With watering restrictions in place across the state – two days a week in Los Angeles, just one day at week in Calabasas and Agoura, residents are concerned about the fall out effects of the drought and fire danger.
Those impacted by the Woolsey Fire are particularly concerned, given the dry brush on the hillsides and the dying vegetation in their own yards.
Are their homes at greater risk? Will there be enough water to fight any fires this summer?
No and yes, says LA City Fire spokesman Brian Humphrey.
According to Humphrey, homeowners must maintain the same level of defensible space around their homes, even if it requires “some more maintenance.”
“As far as the city is concerned there are no exceptions. Homeowners must control the dead and dying vegetation and keep it away from their homes,” he said. Dead and dry lawns must be maintained or excavated, extra brush removed.
“This is not the first drought we’ve had,” said Humphrey. “It’s a matter of common sense. We urge people to look at their homes for fire hazards – abandoned vehicles, dead brush within 200 feet of the home, cars parked on lawns, etc.”
As to fire-fighting itself, Humphrey offered assurances there would be enough water supply to fight Southern California fires. He explained that the fire department uses less water than you might imagine. “A lot of our work in wildfires is with hand tools, establishing perimeters.”
He said the fire department is also working to conserve water, using less in training and using water smartly.
“As long as you have tap water still running, hydrants are still working. They won’t run dry at this time.”
With regards to local water supplies that were used during the Woolsey Fire for fire fighting helicopters, such as Westlake lake and the Las Virgenes Municipal Water District’s Reservoir, Humphrey said, “we don’t expect them to go dry. We have no concerns about the water supply – if that should change we’d issue an advisory.”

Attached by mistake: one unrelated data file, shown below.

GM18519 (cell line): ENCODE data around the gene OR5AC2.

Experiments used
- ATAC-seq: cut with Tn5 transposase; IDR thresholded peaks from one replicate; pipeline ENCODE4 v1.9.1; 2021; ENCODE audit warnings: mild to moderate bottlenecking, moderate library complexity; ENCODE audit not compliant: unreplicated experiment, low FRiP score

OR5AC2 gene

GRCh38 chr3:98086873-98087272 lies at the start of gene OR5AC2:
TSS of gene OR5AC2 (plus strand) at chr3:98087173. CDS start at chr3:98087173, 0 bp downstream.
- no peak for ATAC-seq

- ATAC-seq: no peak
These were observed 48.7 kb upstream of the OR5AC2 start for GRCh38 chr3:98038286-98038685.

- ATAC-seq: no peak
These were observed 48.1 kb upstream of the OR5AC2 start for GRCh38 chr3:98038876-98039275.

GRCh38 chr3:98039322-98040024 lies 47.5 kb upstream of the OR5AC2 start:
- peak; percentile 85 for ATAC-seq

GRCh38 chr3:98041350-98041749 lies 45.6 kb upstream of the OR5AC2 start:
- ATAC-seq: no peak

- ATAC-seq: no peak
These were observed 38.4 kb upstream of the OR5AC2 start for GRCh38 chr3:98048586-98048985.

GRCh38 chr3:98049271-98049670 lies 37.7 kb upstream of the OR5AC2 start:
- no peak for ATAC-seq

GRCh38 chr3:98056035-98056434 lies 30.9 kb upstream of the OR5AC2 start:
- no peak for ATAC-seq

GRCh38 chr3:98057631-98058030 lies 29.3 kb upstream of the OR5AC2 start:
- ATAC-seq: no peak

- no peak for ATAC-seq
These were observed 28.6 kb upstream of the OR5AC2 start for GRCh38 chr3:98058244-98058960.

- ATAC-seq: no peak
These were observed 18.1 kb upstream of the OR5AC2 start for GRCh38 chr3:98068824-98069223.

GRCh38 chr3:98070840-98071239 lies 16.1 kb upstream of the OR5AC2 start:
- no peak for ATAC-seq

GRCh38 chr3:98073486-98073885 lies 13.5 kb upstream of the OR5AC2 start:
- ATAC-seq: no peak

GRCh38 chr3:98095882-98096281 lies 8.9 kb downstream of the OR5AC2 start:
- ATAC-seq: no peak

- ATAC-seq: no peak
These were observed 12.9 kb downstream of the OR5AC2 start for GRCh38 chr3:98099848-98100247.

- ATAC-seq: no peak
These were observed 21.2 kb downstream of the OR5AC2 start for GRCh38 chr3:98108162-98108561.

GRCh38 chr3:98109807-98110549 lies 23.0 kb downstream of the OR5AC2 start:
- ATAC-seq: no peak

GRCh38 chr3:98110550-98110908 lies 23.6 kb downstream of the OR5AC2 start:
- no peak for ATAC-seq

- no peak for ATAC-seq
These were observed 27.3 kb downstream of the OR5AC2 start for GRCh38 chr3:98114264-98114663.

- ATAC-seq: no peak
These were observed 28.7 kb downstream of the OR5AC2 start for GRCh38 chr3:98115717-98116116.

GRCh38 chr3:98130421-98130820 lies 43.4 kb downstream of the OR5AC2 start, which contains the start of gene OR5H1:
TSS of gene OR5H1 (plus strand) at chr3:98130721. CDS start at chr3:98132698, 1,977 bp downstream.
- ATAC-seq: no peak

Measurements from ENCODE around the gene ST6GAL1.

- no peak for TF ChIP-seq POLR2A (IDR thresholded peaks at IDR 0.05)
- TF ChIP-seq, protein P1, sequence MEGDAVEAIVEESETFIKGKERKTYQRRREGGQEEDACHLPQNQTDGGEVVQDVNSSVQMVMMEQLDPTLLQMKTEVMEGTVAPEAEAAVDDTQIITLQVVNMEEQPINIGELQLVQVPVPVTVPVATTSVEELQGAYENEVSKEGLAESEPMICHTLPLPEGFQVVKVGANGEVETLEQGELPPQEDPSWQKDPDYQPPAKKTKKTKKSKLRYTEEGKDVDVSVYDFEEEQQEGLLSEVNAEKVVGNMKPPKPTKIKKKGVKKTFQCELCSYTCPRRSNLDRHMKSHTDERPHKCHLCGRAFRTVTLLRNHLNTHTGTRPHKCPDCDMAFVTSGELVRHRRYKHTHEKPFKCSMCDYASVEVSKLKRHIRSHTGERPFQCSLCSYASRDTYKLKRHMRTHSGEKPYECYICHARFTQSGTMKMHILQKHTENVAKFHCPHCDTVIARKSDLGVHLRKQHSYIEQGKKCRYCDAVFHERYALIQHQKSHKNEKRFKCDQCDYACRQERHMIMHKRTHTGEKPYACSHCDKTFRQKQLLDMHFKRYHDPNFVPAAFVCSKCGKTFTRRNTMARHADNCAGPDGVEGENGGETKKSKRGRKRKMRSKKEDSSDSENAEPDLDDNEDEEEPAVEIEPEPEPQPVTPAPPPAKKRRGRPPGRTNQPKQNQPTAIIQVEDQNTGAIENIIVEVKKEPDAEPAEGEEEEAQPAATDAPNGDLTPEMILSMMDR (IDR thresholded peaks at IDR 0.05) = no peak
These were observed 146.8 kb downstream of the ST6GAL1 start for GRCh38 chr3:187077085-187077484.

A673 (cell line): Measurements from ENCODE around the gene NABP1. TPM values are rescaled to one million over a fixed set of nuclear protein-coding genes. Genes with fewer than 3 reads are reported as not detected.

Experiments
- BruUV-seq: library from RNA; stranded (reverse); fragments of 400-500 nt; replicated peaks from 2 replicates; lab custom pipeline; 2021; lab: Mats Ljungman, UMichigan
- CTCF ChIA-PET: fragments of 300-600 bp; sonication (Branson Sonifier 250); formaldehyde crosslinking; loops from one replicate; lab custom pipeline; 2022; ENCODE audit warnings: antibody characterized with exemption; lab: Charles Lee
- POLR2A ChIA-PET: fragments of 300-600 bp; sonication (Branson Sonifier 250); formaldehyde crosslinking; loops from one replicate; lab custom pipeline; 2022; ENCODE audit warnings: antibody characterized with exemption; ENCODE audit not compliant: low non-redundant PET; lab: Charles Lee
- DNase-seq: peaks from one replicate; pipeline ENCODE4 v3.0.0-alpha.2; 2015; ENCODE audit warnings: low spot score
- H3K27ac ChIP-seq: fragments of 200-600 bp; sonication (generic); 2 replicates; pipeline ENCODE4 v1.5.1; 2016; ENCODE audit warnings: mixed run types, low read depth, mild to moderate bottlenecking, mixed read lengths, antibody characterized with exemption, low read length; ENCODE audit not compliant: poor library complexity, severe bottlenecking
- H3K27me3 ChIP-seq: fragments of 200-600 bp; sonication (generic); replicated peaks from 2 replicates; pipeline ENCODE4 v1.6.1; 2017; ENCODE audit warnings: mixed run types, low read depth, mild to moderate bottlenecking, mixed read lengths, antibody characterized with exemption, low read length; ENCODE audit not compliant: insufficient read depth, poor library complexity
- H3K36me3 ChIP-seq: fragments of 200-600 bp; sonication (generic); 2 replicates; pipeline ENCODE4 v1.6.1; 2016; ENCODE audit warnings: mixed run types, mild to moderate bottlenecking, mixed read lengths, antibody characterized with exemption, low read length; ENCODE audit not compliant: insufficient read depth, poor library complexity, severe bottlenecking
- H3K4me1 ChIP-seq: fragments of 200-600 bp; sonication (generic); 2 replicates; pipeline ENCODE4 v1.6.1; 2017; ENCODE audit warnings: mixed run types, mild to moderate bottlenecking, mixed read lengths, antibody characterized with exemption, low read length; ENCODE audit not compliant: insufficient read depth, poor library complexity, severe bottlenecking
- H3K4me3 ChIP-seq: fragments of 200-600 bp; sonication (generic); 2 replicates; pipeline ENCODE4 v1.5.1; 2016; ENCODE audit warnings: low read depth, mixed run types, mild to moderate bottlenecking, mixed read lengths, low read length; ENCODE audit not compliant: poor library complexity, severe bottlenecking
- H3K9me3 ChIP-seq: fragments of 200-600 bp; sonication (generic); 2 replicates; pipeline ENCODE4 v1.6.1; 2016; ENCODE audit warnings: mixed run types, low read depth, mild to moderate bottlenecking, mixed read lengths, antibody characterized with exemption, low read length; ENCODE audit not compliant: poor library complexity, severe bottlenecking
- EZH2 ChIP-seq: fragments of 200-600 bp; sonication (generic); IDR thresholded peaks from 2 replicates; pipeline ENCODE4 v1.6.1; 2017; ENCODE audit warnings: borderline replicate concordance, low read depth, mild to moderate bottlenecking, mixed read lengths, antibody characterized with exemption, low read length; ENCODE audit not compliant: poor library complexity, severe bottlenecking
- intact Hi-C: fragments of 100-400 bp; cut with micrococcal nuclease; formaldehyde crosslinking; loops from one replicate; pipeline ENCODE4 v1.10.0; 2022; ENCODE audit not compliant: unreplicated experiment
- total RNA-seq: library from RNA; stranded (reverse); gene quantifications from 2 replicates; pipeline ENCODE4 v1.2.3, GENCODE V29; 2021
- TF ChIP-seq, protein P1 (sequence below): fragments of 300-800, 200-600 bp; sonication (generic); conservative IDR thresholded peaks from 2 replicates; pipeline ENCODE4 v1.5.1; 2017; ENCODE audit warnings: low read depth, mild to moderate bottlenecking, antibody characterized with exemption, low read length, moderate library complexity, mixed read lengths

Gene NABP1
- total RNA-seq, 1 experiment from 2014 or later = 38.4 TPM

Firebreak Protection Systems Inc., a private firefighting company, is recommending that all concerned homeowners who live in high risk areas know and follow the “Ready, Set, Go” plan put together by fire departments.
Firebreak is on a 24/7 watch for wildfires. They are employed by insurance companies to add an extra layer of protection to their clients during a major wildfire.
They recommend that you are prepared to leave immediately. Residents should prepare by signing up for emergency alerts, knowing evacuation routes, having a go-bag and respirator mask on hand, and readying an inside space where you can deploy an air cleaner or filter.
Firebreak’s Eddie Hosch recommends the following actions if you are notified a wildfire is nearby:
• Listen to local news and social media for reports and evacuation information
• Back your car into the garage or park it in an open space facing the direction of escape
• Close garage windows and doors, but leave them unlocked
• Arrange temporary housing
If you are enrolled in Firebreak’s Private Wildfire Protection Services Program, they will be monitoring your home for wildfire threats, and during a wildfire event, will be on scene checking for risks to your home and taking proper action when required.